JvM Green Papers #11


Brand-building goes screen-free

Related Expertise:Audio, Brand

Julian Krohn
Creative Director/Music, White Horse Music GmbH

Audio is making more and more moments of day-to-day life accessible to brands. That poses them with a dual challenge – they need to identify which moments are relevant, and then they need to create genuine value. But how? One way is by using the JvM audio journey, as Julian Krohn and Paul-Christian Brenndörfer explain in the third and final part of their series on audio marketing.

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A few weeks ago, there was a lot of buzz around the first “audio-only” social network. Until then, audio marketing (apart from voice) had been pretty much a one-way street. But now Clubhouse is showing how social media can work on an audio app.

To understand the hype around Clubhouse, you just need to briefly consider people’s media consumption habits. Most people spend the majority of their day staring at a screen. And so in the past decade the main challenge for marketers has been delivering the right message to the right screen. According to the German Association for the Digital Economy (BVDW) 1, Germans spend over 12 hours a day on their screens on average.

It’s hard to see how screen time could be maxed out any further. And so now the countertrend is growing. According to Bitkom 2, a quarter of users have attempted a “digital detox,” where they try to take some time away from the screens that are dominating every aspect of their lives. That raises many questions, but chief among them is: How can brands still connect with their audiences during their screen-free time?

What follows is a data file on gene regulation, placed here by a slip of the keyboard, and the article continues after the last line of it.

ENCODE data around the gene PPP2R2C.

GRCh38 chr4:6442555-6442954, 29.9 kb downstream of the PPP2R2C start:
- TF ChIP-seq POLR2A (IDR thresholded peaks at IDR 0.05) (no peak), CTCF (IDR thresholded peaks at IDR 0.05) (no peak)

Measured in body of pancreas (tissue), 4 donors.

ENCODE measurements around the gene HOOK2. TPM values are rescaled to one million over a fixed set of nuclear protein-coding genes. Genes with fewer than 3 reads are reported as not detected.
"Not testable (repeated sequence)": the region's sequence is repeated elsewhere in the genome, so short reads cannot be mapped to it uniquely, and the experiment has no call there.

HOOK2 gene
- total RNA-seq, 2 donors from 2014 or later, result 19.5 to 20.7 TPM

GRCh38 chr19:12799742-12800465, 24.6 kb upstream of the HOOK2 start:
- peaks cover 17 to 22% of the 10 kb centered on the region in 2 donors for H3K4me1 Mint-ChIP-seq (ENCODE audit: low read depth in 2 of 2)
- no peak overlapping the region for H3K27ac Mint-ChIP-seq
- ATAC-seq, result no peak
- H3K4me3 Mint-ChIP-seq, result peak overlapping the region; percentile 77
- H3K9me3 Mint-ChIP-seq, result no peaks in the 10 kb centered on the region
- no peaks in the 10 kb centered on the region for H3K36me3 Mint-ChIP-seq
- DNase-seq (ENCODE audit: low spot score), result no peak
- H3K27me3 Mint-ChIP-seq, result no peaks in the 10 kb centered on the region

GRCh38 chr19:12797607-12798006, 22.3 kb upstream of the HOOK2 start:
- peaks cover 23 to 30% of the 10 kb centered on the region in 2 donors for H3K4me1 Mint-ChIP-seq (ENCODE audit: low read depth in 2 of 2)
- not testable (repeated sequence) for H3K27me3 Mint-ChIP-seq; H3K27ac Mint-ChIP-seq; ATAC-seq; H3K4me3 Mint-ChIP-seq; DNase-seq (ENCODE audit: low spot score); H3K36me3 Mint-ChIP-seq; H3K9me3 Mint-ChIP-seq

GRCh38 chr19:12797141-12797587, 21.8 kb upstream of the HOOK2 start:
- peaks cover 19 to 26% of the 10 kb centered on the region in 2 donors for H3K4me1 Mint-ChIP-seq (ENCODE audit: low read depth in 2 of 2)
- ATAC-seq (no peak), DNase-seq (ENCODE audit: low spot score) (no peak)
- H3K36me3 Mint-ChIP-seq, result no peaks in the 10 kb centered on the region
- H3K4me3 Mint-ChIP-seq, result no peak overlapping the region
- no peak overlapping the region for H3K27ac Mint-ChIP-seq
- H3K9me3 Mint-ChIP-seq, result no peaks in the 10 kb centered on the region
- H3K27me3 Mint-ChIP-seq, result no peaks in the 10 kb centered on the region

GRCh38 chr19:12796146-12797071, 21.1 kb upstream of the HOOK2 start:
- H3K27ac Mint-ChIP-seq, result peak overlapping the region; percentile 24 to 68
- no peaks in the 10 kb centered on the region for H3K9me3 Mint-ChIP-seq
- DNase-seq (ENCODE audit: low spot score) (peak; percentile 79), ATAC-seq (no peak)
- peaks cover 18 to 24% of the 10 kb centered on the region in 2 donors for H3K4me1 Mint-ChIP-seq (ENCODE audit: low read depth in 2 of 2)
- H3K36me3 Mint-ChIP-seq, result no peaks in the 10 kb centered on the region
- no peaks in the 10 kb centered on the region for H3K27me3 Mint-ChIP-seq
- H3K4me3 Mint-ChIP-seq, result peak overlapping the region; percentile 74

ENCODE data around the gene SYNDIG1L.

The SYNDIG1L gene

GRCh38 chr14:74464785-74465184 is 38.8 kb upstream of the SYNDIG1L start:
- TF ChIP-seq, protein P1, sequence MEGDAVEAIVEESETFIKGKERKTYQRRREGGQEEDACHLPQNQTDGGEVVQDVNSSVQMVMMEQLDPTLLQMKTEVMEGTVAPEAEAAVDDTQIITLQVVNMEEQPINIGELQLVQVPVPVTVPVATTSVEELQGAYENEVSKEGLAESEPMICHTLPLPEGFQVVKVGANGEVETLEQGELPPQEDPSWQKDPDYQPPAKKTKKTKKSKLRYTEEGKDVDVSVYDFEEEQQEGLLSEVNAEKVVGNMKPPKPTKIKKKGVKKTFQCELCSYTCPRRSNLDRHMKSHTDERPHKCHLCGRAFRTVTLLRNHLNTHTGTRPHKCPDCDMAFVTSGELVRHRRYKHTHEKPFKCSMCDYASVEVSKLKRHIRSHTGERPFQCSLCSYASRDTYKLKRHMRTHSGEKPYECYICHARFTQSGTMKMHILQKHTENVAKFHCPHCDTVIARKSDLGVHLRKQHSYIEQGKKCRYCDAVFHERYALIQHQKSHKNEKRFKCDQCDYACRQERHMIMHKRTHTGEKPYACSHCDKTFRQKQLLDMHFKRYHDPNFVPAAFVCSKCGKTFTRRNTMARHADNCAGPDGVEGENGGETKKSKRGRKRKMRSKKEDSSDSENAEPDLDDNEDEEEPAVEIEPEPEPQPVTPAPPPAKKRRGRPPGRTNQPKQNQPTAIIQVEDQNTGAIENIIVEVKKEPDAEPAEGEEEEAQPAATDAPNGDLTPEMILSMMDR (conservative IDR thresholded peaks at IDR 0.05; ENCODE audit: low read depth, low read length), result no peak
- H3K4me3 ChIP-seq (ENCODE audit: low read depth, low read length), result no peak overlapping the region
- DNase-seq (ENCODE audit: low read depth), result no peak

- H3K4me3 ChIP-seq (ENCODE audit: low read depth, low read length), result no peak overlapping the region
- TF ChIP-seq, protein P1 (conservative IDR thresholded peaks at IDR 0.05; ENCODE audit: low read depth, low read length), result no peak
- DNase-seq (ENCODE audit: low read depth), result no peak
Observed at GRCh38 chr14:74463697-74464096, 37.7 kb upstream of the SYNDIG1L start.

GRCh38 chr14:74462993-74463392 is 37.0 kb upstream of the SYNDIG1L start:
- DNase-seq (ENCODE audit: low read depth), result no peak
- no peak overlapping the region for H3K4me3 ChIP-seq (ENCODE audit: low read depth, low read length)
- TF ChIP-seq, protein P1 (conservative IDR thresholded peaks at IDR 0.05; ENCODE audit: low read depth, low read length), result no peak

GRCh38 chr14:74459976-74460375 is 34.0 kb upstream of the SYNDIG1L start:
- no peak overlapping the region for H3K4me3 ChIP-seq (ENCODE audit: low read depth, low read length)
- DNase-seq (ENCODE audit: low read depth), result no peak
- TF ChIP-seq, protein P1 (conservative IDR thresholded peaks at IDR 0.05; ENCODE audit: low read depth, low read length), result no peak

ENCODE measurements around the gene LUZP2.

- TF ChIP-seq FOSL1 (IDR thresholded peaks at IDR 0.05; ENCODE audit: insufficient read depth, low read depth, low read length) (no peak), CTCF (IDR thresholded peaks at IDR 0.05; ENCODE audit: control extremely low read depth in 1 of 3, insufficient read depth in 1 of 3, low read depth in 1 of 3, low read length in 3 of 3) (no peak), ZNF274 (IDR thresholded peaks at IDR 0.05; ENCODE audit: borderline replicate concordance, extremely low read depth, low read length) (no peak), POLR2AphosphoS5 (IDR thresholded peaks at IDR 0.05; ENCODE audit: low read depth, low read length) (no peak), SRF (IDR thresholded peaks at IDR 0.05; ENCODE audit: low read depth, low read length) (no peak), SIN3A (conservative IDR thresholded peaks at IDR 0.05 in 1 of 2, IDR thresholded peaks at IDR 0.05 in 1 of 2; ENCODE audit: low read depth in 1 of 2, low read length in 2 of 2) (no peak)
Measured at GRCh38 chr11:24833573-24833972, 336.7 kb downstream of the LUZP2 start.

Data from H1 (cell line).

The idea of the audio journey

But let’s start from the beginning. Unlike screen-based apps, audio doesn’t always demand our full attention. When they’re exercising, cooking, or taking a walk, users often don’t need a screen. They’re increasingly taking time away from their screens, during which it’s hard to reach them. So brands that want to grab people’s attention need to be familiar not just with their target group’s wants and needs, but also their daily routines.

In the JvM audio journey, we don’t just examine audiences’ demographic and psychographic characteristics, but also identify who likes to consume audio media, when they do so, and in what situations. Based on this chain of everyday moments, we try to find situations in which a given brand can credibly make an appearance, and to understand what needs consumers have in those moments. Building on this foundation, we can create value for both brands and people.

But there are certain conditions that have to be met. You can only create genuine value if you aren’t perceived as intruding on the screen-free time. To prevent that, you need to check your audio toolbox (see below). The basic element is sonic branding (i.e. the translation of the brand into audio), on top of which you have the other tools: audio ads, audio content (like podcasts), voice – and now also social audio as the fifth element of audio marketing.